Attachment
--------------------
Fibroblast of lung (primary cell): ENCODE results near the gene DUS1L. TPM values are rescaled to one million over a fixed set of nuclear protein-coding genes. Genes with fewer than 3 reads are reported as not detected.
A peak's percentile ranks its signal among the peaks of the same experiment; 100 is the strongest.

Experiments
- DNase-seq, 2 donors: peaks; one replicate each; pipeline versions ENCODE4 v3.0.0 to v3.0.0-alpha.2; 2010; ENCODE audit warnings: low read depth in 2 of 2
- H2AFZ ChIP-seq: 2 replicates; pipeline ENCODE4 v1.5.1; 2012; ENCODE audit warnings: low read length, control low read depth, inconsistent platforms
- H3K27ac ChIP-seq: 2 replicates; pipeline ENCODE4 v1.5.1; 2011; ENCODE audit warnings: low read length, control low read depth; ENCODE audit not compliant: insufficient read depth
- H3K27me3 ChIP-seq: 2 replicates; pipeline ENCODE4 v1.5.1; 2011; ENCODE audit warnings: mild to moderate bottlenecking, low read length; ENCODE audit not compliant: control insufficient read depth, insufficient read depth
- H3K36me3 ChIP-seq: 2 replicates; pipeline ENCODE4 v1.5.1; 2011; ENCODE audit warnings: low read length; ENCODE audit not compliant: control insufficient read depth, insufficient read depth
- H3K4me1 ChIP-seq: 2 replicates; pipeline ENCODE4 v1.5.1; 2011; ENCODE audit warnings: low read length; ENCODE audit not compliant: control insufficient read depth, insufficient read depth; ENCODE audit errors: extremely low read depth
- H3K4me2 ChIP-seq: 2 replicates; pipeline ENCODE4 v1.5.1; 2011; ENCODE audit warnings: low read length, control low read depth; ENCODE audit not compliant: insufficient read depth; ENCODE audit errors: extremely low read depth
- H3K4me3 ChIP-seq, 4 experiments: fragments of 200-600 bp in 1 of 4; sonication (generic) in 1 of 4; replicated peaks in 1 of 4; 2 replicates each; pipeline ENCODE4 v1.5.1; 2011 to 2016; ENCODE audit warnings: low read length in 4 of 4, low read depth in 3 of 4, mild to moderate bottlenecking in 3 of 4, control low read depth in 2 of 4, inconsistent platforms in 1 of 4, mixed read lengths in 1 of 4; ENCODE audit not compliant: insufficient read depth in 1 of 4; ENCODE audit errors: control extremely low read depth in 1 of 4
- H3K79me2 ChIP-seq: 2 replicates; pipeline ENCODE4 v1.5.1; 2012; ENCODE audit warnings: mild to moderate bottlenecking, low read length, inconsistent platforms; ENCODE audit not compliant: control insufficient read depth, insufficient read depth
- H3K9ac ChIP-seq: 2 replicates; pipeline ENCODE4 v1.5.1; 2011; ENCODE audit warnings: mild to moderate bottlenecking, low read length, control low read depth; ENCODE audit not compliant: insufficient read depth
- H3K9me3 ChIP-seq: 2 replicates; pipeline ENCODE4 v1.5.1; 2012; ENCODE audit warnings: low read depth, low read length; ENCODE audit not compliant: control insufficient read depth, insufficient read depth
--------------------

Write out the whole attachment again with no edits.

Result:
Fibroblast of lung (primary cell): ENCODE results near the gene DUS1L. TPM values are rescaled to one million over a fixed set of nuclear protein-coding genes. Genes with fewer than 3 reads are reported as not detected.
A peak's percentile ranks its signal among the peaks of the same experiment; 100 is the strongest.

Experiments
- DNase-seq, 2 donors: peaks; one replicate each; pipeline versions ENCODE4 v3.0.0 to v3.0.0-alpha.2; 2010; ENCODE audit warnings: low read depth in 2 of 2
- H2AFZ ChIP-seq: 2 replicates; pipeline ENCODE4 v1.5.1; 2012; ENCODE audit warnings: low read length, control low read depth, inconsistent platforms
- H3K27ac ChIP-seq: 2 replicates; pipeline ENCODE4 v1.5.1; 2011; ENCODE audit warnings: low read length, control low read depth; ENCODE audit not compliant: insufficient read depth
- H3K27me3 ChIP-seq: 2 replicates; pipeline ENCODE4 v1.5.1; 2011; ENCODE audit warnings: mild to moderate bottlenecking, low read length; ENCODE audit not compliant: control insufficient read depth, insufficient read depth
- H3K36me3 ChIP-seq: 2 replicates; pipeline ENCODE4 v1.5.1; 2011; ENCODE audit warnings: low read length; ENCODE audit not compliant: control insufficient read depth, insufficient read depth
- H3K4me1 ChIP-seq: 2 replicates; pipeline ENCODE4 v1.5.1; 2011; ENCODE audit warnings: low read length; ENCODE audit not compliant: control insufficient read depth, insufficient read depth; ENCODE audit errors: extremely low read depth
- H3K4me2 ChIP-seq: 2 replicates; pipeline ENCODE4 v1.5.1; 2011; ENCODE audit warnings: low read length, control low read depth; ENCODE audit not compliant: insufficient read depth; ENCODE audit errors: extremely low read depth
- H3K4me3 ChIP-seq, 4 experiments: fragments of 200-600 bp in 1 of 4; sonication (generic) in 1 of 4; replicated peaks in 1 of 4; 2 replicates each; pipeline ENCODE4 v1.5.1; 2011 to 2016; ENCODE audit warnings: low read length in 4 of 4, low read depth in 3 of 4, mild to moderate bottlenecking in 3 of 4, control low read depth in 2 of 4, inconsistent platforms in 1 of 4, mixed read lengths in 1 of 4; ENCODE audit not compliant: insufficient read depth in 1 of 4; ENCODE audit errors: control extremely low read depth in 1 of 4
- H3K79me2 ChIP-seq: 2 replicates; pipeline ENCODE4 v1.5.1; 2012; ENCODE audit warnings: mild to moderate bottlenecking, low read length, inconsistent platforms; ENCODE audit not compliant: control insufficient read depth, insufficient read depth
- H3K9ac ChIP-seq: 2 replicates; pipeline ENCODE4 v1.5.1; 2011; ENCODE audit warnings: mild to moderate bottlenecking, low read length, control low read depth; ENCODE audit not compliant: insufficient read depth
- H3K9me3 ChIP-seq: 2 replicates; pipeline ENCODE4 v1.5.1; 2012; ENCODE audit warnings: low read depth, low read length; ENCODE audit not compliant: control insufficient read depth, insufficient read depth